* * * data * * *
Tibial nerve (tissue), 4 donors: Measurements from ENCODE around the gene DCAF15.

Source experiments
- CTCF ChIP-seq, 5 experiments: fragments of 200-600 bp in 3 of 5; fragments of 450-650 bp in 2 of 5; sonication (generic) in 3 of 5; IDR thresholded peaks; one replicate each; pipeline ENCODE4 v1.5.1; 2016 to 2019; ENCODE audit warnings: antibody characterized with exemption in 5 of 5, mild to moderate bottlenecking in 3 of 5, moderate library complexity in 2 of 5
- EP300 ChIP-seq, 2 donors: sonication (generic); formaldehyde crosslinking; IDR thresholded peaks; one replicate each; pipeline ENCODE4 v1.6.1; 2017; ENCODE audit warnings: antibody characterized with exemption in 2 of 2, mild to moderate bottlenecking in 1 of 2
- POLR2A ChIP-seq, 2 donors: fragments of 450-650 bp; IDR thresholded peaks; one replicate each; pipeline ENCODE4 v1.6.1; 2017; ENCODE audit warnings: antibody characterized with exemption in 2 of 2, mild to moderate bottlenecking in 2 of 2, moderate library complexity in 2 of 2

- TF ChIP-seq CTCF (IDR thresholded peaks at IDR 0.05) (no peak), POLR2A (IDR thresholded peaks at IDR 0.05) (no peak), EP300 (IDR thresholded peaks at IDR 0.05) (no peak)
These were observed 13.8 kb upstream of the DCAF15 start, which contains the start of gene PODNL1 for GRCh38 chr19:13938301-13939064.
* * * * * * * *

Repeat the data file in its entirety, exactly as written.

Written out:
Tibial nerve (tissue), 4 donors: Measurements from ENCODE around the gene DCAF15.

Source experiments
- CTCF ChIP-seq, 5 experiments: fragments of 200-600 bp in 3 of 5; fragments of 450-650 bp in 2 of 5; sonication (generic) in 3 of 5; IDR thresholded peaks; one replicate each; pipeline ENCODE4 v1.5.1; 2016 to 2019; ENCODE audit warnings: antibody characterized with exemption in 5 of 5, mild to moderate bottlenecking in 3 of 5, moderate library complexity in 2 of 5
- EP300 ChIP-seq, 2 donors: sonication (generic); formaldehyde crosslinking; IDR thresholded peaks; one replicate each; pipeline ENCODE4 v1.6.1; 2017; ENCODE audit warnings: antibody characterized with exemption in 2 of 2, mild to moderate bottlenecking in 1 of 2
- POLR2A ChIP-seq, 2 donors: fragments of 450-650 bp; IDR thresholded peaks; one replicate each; pipeline ENCODE4 v1.6.1; 2017; ENCODE audit warnings: antibody characterized with exemption in 2 of 2, mild to moderate bottlenecking in 2 of 2, moderate library complexity in 2 of 2

- TF ChIP-seq CTCF (IDR thresholded peaks at IDR 0.05) (no peak), POLR2A (IDR thresholded peaks at IDR 0.05) (no peak), EP300 (IDR thresholded peaks at IDR 0.05) (no peak)
These were observed 13.8 kb upstream of the DCAF15 start, which contains the start of gene PODNL1 for GRCh38 chr19:13938301-13939064.